Artist Profile: Olaf Meyer

11 July 2012 | 6:45 am | Staff Writer

Five minutes with Olaf Meyer.

It's the middle of winter, it's dark early, colds are spreading and singletons have chilly beds. What better way to brighten up the streets than with the Gertrude Street Projection Festival that starts Friday 20 July. Featured artist Olaf Meyer is a 3D animator and multimedia installation artist. For this year's festival Meyer is collaborating with fellow artist Richard De Souza. The site for the duo's offering is the Gertrude Hotel. “I'm presenting a piece called Time,” shares Meyer. “It features some natural and imagined elements, which are to be mapped on and around the building's architectural features.

“Artistically I'm inspired by people who take a playful approach. Play has the ability to break down stigma and cultural boundaries and come up with something different and enlightening. On an academic level I'm inspired by a collection of German artists,” shares Meyer, who is the only child to two German parents, “thinkers from the 1920s and '30s that tried to formalise a very free and subjective approach to movement, art and expression. People like Rudolf Laban, Rudolf Steiner and Wassily Kandinsky.” Steiner famously said on art that “a real artist may create his picture in a lonely desert... gods look over his shoulder, he creates in their company. What does he care whether or not anybody admires his picture?”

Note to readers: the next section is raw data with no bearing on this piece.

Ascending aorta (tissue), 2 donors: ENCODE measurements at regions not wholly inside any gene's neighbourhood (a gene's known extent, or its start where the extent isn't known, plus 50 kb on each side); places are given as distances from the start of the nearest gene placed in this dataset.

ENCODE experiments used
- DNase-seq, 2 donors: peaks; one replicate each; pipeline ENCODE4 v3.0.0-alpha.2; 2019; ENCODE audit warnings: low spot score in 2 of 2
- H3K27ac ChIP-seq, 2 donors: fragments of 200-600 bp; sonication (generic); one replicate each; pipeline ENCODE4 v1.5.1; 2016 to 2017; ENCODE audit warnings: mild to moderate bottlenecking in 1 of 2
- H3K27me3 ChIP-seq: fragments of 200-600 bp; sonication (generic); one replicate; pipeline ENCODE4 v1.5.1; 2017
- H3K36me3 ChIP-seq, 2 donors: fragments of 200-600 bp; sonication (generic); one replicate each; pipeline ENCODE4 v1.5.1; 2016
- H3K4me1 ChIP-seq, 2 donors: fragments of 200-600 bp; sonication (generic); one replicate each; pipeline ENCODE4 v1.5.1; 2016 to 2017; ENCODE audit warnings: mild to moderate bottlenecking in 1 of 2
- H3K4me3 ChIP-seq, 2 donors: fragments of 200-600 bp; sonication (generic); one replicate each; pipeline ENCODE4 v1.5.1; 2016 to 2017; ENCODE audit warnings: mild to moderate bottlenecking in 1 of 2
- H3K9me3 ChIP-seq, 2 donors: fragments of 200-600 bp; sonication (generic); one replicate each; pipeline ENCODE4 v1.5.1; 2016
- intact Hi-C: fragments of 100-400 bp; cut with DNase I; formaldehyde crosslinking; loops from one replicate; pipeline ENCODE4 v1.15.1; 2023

The Gertrude Street Projection Festival is in its fifth year. “It's brought experimental, site-specific large-scale projection work into the urban environment,” Meyer continues. “It creates a buzz in the community. From an artist's perspective it has established a significant annual forum for projection artists and animators to showcase finished and work in progress.” Meyer is currently reading Future Money by James Robertson, standing by the belief that Jim Henson's fantasy classic The Dark Crystal is the best film of all time and is fascinated with watching “the explosion in creative applications, over the past two years since the XBOX Kinect.” The new device has no physical remote – rather your voice is the remote. “I'm inspired by people who express themselves though movement, whether they are dancing, playing an instrument or creating pictures.” Or perhaps playing an Xbox Kinect game of Tennis? (This can't be avoided as an assumption.) ”I am starting to see people creating images and sounds by moving their bodies freely though space,” Meyer excitedly states.

Gertrude Street Projection Festival runs from Friday 20 July until Thursday 26 July, 6pm, Gertrude St.